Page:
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Federal Reserve Chair Janet Yellen said Friday that the US jobs market has not yet fully recovered, but acknowledged that data is sending mixed signals, spurring debate over inflationary pressures. In a speech to leading central bankers in Jackson Hole, Wyoming, Yellen, who has kept Fed policy expansive due to perceived excess slack in the jobs market, gave no clear new signs for monetary policy. The hawks argue that the sharp fall of the jobless rate to 6.2 percent is a clear foretoken of inflation and want the Fed to move forward its timeline for an interest rate hike next year. While agreeing that the data is sending mixed signals, Yellen did not embrace the argument that a burst of inflation is looming and demands a decisive policy adjustment, like moving forward an interest rate hike to early 2015 from later in the year.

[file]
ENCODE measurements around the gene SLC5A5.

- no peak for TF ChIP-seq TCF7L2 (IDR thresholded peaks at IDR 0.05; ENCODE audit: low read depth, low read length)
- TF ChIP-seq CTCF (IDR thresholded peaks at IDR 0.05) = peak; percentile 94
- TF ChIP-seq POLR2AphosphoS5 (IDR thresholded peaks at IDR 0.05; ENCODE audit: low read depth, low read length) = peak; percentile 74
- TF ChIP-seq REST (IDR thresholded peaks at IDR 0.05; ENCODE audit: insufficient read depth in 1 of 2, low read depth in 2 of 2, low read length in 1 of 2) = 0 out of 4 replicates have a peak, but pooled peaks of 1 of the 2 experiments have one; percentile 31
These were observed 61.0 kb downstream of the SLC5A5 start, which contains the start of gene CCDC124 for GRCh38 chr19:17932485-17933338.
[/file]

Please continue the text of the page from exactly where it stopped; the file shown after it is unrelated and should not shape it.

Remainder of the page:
In a speech at a central banking conference here, Yellen laid out in detail why she feels the unemployment rate alone is inadequate to evaluate the strength of the jobs market and why the Fed needed to move cautiously in deciding when to raise interest rates. At the same time, she nodded to the concerns of some Fed officials who are growing uneasy with the sustained level of the central bank's monetary policy stimulus.